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A Chongqing photo portfolio; a work-in-progress.

  • Scenes from spring commencement with students posing proudly in front of the library or leaping for joy by the iconic “Book of Law” at Southwest University of Political Science and Law remind us that, in spite in spite of a 9,000 mile, 12-hour time shift, political tensions, trade wars and saber-rattling, we are all more alike than we are different.

  • On a campus walk with my first cohort of students from Southwest University of Political Science and Law. A silly selfie with my “Fab Five,” left to right, Zhou Chua Young, Shirley, Wei Peng, Mona, and Miully. Are we having fun yet?


  • By dawn’s early light, out my hotel window overlooking a gloomy campus at Southwest University of Political Science and Law in Chongqing, home to 20,000 students.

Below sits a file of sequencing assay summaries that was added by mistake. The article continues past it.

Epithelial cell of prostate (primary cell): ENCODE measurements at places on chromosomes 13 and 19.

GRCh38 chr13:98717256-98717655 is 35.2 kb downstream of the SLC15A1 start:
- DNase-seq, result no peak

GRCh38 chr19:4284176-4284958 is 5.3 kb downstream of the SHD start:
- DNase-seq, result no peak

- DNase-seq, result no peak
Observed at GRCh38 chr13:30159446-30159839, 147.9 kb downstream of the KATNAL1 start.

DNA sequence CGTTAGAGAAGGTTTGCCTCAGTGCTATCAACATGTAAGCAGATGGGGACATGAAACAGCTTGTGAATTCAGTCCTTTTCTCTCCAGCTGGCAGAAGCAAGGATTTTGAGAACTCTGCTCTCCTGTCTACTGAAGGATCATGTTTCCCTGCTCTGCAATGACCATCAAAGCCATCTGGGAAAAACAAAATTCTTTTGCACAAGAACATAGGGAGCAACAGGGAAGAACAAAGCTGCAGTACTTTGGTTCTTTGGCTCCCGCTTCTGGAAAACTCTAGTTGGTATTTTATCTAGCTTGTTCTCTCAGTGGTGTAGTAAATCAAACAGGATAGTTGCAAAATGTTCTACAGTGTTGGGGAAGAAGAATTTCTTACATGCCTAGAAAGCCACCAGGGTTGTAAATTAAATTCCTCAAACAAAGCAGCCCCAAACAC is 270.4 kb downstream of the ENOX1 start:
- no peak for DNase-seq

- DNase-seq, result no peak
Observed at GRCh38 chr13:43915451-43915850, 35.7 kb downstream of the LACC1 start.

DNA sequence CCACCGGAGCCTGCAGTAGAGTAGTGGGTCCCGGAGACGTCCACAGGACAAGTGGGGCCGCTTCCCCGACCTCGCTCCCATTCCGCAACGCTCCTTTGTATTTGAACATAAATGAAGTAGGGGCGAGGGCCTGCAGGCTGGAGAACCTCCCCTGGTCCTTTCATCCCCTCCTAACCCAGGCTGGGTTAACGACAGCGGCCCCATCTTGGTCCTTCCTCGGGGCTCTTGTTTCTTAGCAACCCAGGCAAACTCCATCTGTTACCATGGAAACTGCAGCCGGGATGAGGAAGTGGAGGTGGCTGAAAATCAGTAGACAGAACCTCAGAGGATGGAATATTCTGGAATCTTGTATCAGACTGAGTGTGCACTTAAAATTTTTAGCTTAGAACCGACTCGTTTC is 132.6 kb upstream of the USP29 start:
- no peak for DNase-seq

• Known as Chungking during WWII when it was China’s wartime capital city, the present day Chongqing is a bustling river metropolis of 7 million at the confluence of the mighty Yangtze and Jialing Rivers. On a lovely spring evening, the city lights shine festively on the riverfront where the bridge I photographed during construction three years ago glows like a Christmas tree.

  • A family portrait of my host Prof. Li Ren, his wife and children Alice, 9; and Emily, 4, tries to capture the moment. Gazing out over the water, Prof. Li, children in his arms, tells me, “30 years ago, there was only a steel cable across the river.” For ferries, I’m guessing? Yes, he nods, silently. This bursting-at-the-seams city has come that far that fast. As has China. Think of it, only a steel cable. And just look at it now.


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